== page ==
The 2021 legislative session in California has ended, and five good HOA bills are becoming law.
Assembly Bill 1101, 502, Senate Bill 391, 392 432 were signed by Governor Gavin Newsom after passing the legislature. This article addresses AB 502 and SB 432, two bills revising HOA elections, two years after 2019’s SB 323.
AB 502 will have a significant impact on all HOAs. It adds a new Civil Code Section 5103 that, if the HOA has complied with certain requirements and the number of nominees does not exceed the number of open seats, allows the HOA to declare the board’s candidates “elected by greeting” without voting. is permitted. In calling for nominations, associations must observe the following:
-Disclosure of the possibility of elections by Abhinandan
-Issue a reminder announcement on enrollment between 7 to 30 days from the end of enrollment.
– Send an acknowledgment to each person submitting nomination within seven days of enrollment and a statement within seven days of nomination to the nominees informing them of their eligibility or ineligibility.
-HOAs can only hold elections twice every three years.
-Term limits are added to the list of acceptable board eligibility requirements (inadvertently omitted in the 2019 SB 323 HOA election amendment).
SB 432 HOA makes several further amendments to the election procedures. Most importantly, it revises the Corporation Code and corrects the conflict created by SB 323 of 2019 in connection with the recall elections.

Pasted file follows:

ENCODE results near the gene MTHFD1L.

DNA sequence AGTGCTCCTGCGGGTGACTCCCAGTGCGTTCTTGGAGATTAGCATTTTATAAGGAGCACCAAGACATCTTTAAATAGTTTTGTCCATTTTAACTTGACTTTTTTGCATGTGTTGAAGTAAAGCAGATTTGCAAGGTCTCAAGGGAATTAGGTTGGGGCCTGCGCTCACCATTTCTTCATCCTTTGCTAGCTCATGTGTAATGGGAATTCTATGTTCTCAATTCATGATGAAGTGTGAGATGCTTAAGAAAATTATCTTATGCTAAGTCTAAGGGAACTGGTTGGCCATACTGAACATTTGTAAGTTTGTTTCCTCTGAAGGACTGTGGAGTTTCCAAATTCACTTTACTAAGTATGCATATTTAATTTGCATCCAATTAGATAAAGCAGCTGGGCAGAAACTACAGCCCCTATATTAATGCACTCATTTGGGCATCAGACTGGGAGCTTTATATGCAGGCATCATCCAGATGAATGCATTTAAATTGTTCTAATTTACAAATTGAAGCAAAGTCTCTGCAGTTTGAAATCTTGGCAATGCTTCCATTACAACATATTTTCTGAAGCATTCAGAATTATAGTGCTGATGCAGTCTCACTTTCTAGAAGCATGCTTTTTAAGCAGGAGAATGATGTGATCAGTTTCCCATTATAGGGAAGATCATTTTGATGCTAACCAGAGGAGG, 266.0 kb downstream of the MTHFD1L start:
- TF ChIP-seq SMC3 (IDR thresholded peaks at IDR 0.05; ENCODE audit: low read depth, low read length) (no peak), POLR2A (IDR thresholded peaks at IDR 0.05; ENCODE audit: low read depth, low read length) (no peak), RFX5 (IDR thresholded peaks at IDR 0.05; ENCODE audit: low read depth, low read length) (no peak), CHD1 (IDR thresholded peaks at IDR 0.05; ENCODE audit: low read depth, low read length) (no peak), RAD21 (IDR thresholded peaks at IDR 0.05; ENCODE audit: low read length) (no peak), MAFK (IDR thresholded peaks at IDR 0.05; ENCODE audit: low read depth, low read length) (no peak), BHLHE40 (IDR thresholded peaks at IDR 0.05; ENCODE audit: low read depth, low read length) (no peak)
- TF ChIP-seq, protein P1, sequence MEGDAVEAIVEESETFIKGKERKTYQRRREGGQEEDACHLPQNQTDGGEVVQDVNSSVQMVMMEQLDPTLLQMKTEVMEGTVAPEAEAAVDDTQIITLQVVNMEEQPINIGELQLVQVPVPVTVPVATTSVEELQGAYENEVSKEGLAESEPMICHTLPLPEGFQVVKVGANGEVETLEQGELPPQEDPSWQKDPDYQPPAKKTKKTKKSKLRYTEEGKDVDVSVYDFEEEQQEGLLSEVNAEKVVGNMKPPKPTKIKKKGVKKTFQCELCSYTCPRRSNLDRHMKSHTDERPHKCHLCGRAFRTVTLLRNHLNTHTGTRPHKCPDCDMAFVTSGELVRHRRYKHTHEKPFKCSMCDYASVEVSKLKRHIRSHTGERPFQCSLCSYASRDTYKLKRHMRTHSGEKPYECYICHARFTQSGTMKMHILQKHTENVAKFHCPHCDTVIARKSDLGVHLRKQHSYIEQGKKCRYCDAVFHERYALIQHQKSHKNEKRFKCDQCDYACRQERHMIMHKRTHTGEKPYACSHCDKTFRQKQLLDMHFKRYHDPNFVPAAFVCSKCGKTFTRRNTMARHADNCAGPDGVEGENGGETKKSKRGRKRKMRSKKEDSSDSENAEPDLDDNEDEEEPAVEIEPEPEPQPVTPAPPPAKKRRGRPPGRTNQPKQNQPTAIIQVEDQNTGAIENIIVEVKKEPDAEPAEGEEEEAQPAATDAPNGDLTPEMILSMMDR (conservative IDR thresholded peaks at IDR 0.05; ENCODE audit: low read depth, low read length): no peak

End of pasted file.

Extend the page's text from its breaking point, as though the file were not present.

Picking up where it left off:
Normally, recall elections are called by petition of members and the HOA must hold a voting meeting no later than 90 days after the petition is filed under Corporation Code Section 7511(c). However, with the election procedure amendments to take effect in 2020, a new Civil Code Section 5115 added two new election phases (nomination and declaration of candidates) in the normal 30-day period before the counting of ballots. This means there are now three separate phases of HOA board elections, each with its own minimum 30-day requirement.
Those three phases could not be completed in exactly 90 days. This meant that if the HOA included the recall of a conditional election of replacement directors (which must always be accompanied by a recall vote, regardless of where the petition was filed) the HOA would have to do so within the 90-day Corporation Code requirement of the replacement directors. Couldn’t make the choice on time. Therefore, HOAs could not comply with the timing of both Corporation Code 7511(c) and Civil Code 5115.
Beginning in 2022, SB 432 resolves the statutory conflict by amending Section 7511(c) of the Corporation Code to extend the time for the HOA to hold the petitioner member meeting from 90 to 150 days after the petition. This will provide enough time to call for nominations, announce candidates and draw ballots.
Corporation Code Section 7511(b)(1) has also been amended to allow nonprofit mutual benefit corporations (which include HOAs) to meet electronically in the event of an emergency.
The HOA should note that as per Section 4805 of the Civil Code, the Corporation Code also applies to unincorporated HOAs.
Another minor change requires the inclusion of the names and addresses of the candidates in the declared list of candidates.
Stay tuned for next week’s article, where I’ll share more on three other new laws and their impact.
Kelly G. Richardson, Esq. A Fellow of the Community Association’s College of Lawyers and a partner in Richardson Ober Denicillo LLP, a law firm known for community association advice. Submit questions at [email protected]